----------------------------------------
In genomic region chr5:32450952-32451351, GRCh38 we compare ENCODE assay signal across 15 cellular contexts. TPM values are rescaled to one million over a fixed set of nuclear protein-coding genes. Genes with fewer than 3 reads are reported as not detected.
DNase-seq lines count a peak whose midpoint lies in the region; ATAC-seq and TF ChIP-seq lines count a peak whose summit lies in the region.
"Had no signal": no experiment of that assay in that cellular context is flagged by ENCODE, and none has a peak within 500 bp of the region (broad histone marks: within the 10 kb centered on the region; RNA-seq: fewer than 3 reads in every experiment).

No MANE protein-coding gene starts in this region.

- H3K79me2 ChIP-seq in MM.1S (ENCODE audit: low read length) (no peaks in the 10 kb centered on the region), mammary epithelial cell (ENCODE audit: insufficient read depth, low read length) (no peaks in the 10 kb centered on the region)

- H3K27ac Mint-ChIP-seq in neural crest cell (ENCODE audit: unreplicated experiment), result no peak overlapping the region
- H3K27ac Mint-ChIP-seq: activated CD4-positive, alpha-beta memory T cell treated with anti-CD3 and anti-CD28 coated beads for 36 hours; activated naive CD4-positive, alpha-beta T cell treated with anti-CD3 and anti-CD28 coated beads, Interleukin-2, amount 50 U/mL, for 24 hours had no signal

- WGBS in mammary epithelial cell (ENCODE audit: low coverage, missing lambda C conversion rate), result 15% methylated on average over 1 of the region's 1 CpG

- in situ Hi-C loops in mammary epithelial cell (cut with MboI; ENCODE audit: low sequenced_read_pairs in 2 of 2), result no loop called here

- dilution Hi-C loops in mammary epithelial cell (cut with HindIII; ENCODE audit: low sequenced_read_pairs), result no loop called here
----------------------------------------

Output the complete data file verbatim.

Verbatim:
In genomic region chr5:32450952-32451351, GRCh38 we compare ENCODE assay signal across 15 cellular contexts. TPM values are rescaled to one million over a fixed set of nuclear protein-coding genes. Genes with fewer than 3 reads are reported as not detected.
DNase-seq lines count a peak whose midpoint lies in the region; ATAC-seq and TF ChIP-seq lines count a peak whose summit lies in the region.
"Had no signal": no experiment of that assay in that cellular context is flagged by ENCODE, and none has a peak within 500 bp of the region (broad histone marks: within the 10 kb centered on the region; RNA-seq: fewer than 3 reads in every experiment).

No MANE protein-coding gene starts in this region.

- H3K79me2 ChIP-seq in MM.1S (ENCODE audit: low read length) (no peaks in the 10 kb centered on the region), mammary epithelial cell (ENCODE audit: insufficient read depth, low read length) (no peaks in the 10 kb centered on the region)

- H3K27ac Mint-ChIP-seq in neural crest cell (ENCODE audit: unreplicated experiment), result no peak overlapping the region
- H3K27ac Mint-ChIP-seq: activated CD4-positive, alpha-beta memory T cell treated with anti-CD3 and anti-CD28 coated beads for 36 hours; activated naive CD4-positive, alpha-beta T cell treated with anti-CD3 and anti-CD28 coated beads, Interleukin-2, amount 50 U/mL, for 24 hours had no signal

- WGBS in mammary epithelial cell (ENCODE audit: low coverage, missing lambda C conversion rate), result 15% methylated on average over 1 of the region's 1 CpG

- in situ Hi-C loops in mammary epithelial cell (cut with MboI; ENCODE audit: low sequenced_read_pairs in 2 of 2), result no loop called here

- dilution Hi-C loops in mammary epithelial cell (cut with HindIII; ENCODE audit: low sequenced_read_pairs), result no loop called here